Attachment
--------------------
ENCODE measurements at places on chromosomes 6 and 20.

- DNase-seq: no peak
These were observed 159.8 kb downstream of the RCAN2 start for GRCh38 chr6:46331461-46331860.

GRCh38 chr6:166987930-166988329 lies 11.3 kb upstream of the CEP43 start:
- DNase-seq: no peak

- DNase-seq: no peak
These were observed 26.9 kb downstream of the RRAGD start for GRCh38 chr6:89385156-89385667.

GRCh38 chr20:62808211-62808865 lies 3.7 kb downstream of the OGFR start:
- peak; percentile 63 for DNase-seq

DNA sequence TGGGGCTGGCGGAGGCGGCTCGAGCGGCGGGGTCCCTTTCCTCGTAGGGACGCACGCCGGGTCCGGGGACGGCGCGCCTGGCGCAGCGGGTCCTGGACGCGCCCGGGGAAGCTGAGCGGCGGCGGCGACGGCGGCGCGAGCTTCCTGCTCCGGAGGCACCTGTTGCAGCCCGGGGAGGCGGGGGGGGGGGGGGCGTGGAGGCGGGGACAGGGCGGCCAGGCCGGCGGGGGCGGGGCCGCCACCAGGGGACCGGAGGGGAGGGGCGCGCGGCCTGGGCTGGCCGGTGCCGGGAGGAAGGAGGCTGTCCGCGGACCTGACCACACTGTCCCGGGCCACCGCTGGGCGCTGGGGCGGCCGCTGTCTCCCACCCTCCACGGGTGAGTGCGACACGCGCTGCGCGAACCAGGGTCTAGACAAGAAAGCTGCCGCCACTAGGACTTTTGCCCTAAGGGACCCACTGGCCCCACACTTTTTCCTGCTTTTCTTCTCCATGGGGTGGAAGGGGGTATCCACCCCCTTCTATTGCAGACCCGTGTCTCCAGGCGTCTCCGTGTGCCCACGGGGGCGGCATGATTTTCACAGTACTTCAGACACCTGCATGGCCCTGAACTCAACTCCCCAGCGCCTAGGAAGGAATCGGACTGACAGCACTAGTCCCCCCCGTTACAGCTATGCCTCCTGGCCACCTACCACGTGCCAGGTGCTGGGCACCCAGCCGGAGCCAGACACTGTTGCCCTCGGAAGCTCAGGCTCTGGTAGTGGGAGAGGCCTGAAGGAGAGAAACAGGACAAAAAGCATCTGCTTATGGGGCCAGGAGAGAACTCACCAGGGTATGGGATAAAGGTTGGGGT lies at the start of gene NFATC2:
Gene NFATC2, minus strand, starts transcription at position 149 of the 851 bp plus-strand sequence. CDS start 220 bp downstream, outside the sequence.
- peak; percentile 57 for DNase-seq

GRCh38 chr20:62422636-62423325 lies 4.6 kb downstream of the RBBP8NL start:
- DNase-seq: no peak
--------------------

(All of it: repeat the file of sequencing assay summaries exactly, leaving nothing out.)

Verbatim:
ENCODE measurements at places on chromosomes 6 and 20.

- DNase-seq: no peak
These were observed 159.8 kb downstream of the RCAN2 start for GRCh38 chr6:46331461-46331860.

GRCh38 chr6:166987930-166988329 lies 11.3 kb upstream of the CEP43 start:
- DNase-seq: no peak

- DNase-seq: no peak
These were observed 26.9 kb downstream of the RRAGD start for GRCh38 chr6:89385156-89385667.

GRCh38 chr20:62808211-62808865 lies 3.7 kb downstream of the OGFR start:
- peak; percentile 63 for DNase-seq

DNA sequence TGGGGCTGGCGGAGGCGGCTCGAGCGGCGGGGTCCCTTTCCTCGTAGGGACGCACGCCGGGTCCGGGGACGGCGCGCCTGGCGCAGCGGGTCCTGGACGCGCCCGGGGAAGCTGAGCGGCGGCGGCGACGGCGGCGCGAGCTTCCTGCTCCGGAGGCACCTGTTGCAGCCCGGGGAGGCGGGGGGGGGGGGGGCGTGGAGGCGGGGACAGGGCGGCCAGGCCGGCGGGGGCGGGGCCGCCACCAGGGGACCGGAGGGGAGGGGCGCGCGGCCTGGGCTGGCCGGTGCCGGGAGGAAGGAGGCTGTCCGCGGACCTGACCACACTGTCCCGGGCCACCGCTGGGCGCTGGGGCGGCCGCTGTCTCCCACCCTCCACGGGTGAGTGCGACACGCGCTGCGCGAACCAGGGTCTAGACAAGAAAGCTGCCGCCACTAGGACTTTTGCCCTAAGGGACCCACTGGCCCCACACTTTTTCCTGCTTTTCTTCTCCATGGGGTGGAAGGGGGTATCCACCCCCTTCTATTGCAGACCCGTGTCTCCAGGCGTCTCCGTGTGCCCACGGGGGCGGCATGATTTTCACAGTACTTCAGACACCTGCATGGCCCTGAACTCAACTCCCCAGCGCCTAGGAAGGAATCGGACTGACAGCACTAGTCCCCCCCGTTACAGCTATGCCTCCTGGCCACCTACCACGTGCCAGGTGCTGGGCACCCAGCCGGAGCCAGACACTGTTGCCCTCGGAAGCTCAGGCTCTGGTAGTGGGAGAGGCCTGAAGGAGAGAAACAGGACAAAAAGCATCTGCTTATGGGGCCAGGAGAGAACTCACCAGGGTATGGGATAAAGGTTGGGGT lies at the start of gene NFATC2:
Gene NFATC2, minus strand, starts transcription at position 149 of the 851 bp plus-strand sequence. CDS start 220 bp downstream, outside the sequence.
- peak; percentile 57 for DNase-seq

GRCh38 chr20:62422636-62423325 lies 4.6 kb downstream of the RBBP8NL start:
- DNase-seq: no peak